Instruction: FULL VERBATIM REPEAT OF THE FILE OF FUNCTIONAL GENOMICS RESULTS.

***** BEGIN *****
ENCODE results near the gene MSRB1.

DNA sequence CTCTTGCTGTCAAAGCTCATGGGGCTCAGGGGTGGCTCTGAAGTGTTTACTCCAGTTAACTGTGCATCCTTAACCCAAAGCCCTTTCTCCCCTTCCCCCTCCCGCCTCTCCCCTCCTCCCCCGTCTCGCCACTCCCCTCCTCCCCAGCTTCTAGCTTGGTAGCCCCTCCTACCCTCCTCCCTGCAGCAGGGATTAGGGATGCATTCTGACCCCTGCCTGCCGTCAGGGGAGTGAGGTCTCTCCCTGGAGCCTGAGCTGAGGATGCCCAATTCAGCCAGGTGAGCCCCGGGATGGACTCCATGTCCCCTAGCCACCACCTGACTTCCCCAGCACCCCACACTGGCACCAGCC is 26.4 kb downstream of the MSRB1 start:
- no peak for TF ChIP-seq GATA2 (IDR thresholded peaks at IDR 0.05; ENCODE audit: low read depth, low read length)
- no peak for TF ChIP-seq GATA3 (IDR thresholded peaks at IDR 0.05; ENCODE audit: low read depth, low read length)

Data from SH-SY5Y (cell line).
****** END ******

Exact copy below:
ENCODE results near the gene MSRB1.

DNA sequence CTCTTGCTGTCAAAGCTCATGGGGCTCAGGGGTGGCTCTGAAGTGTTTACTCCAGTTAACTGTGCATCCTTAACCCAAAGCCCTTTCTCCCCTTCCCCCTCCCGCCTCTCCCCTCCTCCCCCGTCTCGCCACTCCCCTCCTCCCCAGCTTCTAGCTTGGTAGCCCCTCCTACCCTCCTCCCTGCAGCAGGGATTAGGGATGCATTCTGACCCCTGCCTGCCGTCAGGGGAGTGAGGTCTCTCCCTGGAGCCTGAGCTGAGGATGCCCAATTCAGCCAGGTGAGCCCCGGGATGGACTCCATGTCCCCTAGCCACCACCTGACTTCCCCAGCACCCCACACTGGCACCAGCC is 26.4 kb downstream of the MSRB1 start:
- no peak for TF ChIP-seq GATA2 (IDR thresholded peaks at IDR 0.05; ENCODE audit: low read depth, low read length)
- no peak for TF ChIP-seq GATA3 (IDR thresholded peaks at IDR 0.05; ENCODE audit: low read depth, low read length)

Data from SH-SY5Y (cell line).